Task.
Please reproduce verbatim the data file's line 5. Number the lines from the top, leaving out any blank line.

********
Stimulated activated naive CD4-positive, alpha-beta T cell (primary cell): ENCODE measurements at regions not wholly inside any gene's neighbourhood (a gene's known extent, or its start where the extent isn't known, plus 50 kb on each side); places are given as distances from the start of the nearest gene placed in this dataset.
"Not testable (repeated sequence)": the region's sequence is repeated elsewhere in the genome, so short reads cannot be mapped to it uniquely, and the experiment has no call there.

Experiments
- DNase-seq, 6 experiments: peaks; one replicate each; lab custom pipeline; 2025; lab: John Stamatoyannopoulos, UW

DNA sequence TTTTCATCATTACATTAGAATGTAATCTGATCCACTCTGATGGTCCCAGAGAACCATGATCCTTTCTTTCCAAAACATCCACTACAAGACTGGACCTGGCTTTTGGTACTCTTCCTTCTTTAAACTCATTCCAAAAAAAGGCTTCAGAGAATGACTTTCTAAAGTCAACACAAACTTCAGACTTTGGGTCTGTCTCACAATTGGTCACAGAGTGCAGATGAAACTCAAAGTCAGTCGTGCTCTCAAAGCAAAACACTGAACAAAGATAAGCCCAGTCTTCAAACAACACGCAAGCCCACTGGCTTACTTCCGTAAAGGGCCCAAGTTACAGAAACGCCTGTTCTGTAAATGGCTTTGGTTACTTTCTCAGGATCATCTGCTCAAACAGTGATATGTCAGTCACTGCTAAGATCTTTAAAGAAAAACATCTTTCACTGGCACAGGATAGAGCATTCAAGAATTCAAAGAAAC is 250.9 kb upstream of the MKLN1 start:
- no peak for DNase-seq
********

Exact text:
DNA sequence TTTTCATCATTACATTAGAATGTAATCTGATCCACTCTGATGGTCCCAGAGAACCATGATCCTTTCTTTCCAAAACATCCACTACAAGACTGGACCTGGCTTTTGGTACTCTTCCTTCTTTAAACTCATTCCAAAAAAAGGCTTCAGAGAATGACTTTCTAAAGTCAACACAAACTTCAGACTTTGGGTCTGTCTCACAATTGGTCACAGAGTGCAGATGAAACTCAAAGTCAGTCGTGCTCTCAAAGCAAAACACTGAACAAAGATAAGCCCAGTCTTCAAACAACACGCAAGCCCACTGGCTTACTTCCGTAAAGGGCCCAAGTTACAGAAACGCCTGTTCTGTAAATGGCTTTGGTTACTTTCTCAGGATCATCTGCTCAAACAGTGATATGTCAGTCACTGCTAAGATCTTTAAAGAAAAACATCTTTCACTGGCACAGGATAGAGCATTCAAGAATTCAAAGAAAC is 250.9 kb upstream of the MKLN1 start: